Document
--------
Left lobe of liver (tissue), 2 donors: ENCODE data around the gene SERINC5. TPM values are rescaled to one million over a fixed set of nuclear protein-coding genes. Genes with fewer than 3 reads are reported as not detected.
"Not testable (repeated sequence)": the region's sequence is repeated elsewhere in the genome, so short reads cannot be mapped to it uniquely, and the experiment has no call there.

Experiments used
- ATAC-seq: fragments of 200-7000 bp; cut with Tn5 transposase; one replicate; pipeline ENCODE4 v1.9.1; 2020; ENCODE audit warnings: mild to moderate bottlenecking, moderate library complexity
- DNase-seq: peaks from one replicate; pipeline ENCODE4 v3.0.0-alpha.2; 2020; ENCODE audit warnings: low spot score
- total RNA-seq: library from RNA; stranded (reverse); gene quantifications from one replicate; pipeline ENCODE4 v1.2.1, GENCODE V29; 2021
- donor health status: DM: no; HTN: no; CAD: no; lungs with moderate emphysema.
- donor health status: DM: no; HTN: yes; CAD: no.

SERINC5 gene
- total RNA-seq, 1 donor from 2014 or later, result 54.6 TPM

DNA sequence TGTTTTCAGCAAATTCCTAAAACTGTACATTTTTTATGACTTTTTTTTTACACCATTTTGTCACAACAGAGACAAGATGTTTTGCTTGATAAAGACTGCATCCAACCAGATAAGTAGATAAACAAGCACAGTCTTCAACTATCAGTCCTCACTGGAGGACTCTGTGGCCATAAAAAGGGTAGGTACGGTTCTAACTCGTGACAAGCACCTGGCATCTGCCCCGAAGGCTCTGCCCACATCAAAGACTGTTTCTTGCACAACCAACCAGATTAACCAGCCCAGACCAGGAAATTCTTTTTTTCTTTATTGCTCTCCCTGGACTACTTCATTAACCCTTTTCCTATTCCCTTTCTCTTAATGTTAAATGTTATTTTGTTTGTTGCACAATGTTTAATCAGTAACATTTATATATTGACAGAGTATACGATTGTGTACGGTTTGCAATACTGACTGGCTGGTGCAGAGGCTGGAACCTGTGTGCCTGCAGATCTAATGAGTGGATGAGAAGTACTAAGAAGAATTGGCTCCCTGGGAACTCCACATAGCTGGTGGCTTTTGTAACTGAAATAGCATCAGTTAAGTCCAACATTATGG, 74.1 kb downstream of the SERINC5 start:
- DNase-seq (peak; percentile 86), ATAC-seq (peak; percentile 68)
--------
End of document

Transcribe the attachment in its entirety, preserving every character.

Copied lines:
Left lobe of liver (tissue), 2 donors: ENCODE data around the gene SERINC5. TPM values are rescaled to one million over a fixed set of nuclear protein-coding genes. Genes with fewer than 3 reads are reported as not detected.
"Not testable (repeated sequence)": the region's sequence is repeated elsewhere in the genome, so short reads cannot be mapped to it uniquely, and the experiment has no call there.

Experiments used
- ATAC-seq: fragments of 200-7000 bp; cut with Tn5 transposase; one replicate; pipeline ENCODE4 v1.9.1; 2020; ENCODE audit warnings: mild to moderate bottlenecking, moderate library complexity
- DNase-seq: peaks from one replicate; pipeline ENCODE4 v3.0.0-alpha.2; 2020; ENCODE audit warnings: low spot score
- total RNA-seq: library from RNA; stranded (reverse); gene quantifications from one replicate; pipeline ENCODE4 v1.2.1, GENCODE V29; 2021
- donor health status: DM: no; HTN: no; CAD: no; lungs with moderate emphysema.
- donor health status: DM: no; HTN: yes; CAD: no.

SERINC5 gene
- total RNA-seq, 1 donor from 2014 or later, result 54.6 TPM

DNA sequence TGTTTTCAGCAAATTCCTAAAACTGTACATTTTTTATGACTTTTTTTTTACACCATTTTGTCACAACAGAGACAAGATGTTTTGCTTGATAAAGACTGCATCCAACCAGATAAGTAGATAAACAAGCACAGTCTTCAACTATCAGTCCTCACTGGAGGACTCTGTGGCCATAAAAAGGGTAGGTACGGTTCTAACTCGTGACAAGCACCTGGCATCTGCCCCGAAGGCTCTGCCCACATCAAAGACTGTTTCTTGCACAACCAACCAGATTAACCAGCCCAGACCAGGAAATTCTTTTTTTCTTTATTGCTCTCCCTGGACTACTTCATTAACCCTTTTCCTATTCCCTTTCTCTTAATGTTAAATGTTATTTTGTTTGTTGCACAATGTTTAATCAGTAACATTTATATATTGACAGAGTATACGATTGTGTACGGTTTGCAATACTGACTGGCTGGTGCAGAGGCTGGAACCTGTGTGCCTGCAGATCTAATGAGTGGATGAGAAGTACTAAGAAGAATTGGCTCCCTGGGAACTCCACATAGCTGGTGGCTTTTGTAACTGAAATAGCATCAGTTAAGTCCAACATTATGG, 74.1 kb downstream of the SERINC5 start:
- DNase-seq (peak; percentile 86), ATAC-seq (peak; percentile 68)